American Airlines captain: Where Southwest went wrong

Business

(NewsNation) — An American Airlines pilot joined NewsNation’s “Rush Hour” on Tuesday to explain why Southwest Airlines has struggled to deal with the nation’s ferocious winter storm in comparison to other airlines.

Southwest canceled more than 5,000 flights Monday and Tuesday with approximately 3,900 more scheduled to be canceled Wednesday and Thursday — compared to Spirit Airlines and Alaska Airlines, which both canceled about 10% of their flights, and even smaller cancellation percentages at American, Delta, United and JetBlue.

AA Capt. Dennis Tajer says it comes down to preparation.

“This is a failure to plan and a failure to stress test your operation,” Tajer said. “Every airline has gone through this and Southwest today is reaching new lows.”

In addition to being a pilot for AA, Tajer is the communications committee chair for the Allied Pilots Association. According to Tajer, pilots at American work with management during the summer to construct an emergency flying schedule for such events, “and it worked.”

Tajer’s explanation would certainly speak to Southwest’s claim that its pilots and flight attendants were out of position.

But, according to Tajer, that’s an issue any up-to-date IT system can handle, as IT systems at airlines connects pilots to the airline.

“They’re talking about IT issues. You got to have IT systems that are up to date for this decade right now,” Tajer said on “Rush Hour.” “It’s literally down to knowing where your crews are.”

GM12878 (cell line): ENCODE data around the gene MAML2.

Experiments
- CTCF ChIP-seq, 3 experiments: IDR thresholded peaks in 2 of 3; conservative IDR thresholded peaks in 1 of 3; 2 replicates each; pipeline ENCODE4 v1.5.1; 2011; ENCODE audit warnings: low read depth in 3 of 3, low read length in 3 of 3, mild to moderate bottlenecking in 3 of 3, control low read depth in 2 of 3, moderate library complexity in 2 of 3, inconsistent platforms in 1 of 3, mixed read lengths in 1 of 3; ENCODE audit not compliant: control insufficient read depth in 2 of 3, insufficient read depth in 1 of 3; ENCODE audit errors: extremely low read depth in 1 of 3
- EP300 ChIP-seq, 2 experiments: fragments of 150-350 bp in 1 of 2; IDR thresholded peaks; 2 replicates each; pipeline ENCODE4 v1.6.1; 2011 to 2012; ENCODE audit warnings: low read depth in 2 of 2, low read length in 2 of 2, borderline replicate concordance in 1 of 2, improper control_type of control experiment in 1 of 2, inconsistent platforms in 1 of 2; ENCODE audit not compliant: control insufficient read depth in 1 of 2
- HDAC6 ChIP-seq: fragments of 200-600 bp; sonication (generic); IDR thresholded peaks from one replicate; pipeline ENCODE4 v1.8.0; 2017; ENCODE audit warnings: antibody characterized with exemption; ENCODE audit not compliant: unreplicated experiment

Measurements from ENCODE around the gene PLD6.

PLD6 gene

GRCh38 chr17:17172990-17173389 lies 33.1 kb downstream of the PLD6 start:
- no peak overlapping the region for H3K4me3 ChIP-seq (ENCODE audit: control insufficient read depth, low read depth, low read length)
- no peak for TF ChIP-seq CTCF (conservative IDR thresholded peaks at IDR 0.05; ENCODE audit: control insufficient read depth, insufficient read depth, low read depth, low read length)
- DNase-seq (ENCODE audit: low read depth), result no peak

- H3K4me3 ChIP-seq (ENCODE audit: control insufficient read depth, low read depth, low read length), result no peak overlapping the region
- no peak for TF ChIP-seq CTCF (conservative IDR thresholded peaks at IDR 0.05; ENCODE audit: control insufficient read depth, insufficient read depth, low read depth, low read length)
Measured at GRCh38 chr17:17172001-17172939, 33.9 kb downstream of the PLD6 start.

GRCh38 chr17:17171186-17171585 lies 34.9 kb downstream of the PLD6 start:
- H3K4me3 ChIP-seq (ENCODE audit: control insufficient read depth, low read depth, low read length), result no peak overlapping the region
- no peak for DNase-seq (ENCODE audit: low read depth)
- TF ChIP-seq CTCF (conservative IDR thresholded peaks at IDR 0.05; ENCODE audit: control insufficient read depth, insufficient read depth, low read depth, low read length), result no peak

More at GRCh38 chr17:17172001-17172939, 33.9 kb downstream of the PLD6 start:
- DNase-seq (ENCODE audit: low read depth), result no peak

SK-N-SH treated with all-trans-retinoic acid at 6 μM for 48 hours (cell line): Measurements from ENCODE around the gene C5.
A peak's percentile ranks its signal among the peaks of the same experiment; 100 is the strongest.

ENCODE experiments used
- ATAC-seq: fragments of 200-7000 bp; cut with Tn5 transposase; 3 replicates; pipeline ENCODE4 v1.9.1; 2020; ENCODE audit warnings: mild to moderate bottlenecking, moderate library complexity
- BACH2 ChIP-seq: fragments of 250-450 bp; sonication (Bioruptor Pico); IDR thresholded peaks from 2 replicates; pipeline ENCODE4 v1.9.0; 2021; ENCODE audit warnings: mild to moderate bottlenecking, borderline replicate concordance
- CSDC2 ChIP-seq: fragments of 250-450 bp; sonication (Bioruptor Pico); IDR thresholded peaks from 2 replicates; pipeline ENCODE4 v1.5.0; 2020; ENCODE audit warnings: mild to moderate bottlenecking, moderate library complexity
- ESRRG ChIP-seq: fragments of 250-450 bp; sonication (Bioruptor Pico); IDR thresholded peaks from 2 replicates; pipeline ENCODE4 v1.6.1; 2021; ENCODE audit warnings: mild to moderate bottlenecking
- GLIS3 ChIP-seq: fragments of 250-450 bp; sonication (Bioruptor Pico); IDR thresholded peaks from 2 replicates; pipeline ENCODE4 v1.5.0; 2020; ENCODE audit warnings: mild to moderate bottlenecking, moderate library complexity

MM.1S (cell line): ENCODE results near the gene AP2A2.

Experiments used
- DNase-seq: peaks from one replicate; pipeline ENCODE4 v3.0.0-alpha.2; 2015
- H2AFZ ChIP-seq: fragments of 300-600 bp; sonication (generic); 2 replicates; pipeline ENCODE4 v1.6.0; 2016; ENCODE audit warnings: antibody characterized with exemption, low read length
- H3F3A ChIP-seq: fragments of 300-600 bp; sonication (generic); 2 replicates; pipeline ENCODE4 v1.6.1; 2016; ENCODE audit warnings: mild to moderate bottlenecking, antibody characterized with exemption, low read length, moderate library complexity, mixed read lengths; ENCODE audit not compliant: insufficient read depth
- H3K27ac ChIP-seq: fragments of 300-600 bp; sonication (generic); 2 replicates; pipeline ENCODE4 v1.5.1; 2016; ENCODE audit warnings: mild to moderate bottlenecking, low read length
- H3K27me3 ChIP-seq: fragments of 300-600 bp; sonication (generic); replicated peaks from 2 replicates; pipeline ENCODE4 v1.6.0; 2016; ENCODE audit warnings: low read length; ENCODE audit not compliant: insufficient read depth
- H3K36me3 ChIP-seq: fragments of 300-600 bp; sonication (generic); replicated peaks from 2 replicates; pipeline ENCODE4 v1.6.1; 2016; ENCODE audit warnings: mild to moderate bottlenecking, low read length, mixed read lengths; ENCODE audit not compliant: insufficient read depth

Ultimately, Tajer said it’s on Southwest for having not invested in the proper tech while booking tickets after the storm.

“This is on management teams. I know the pilots at Southwest — they’re just like us at American. They want to fly the airplanes and get people where they need to be because if the passengers get there, we get home, too,” Tajer said.

Additionally, in an apology statement Tuesday, Southwest contributed the delays to “consecutive days of extreme winter weather” across its network.

The Transportation Department told NewsNation on Tuesday that Secretary Pete Buttigieg spoke with the CEO of Southwest Airlines and said expects the airline to make amends and compensate its affected passengers accordingly by “providing meal vouchers, refunds and hotel accommodations for those experiencing significant delays or cancellations that came about as a result of Southwest’s decisions and actions.”

The same goes for Southwest’s flight attendants and pilots, who were reportedly stranded alongside passengers.

The U.S. DOT said Buttigieg expects Southwest’s CEO “to do right by their pilots and flight attendants —and all their workers — in these situations.”

The Associated Press contributed to this report.

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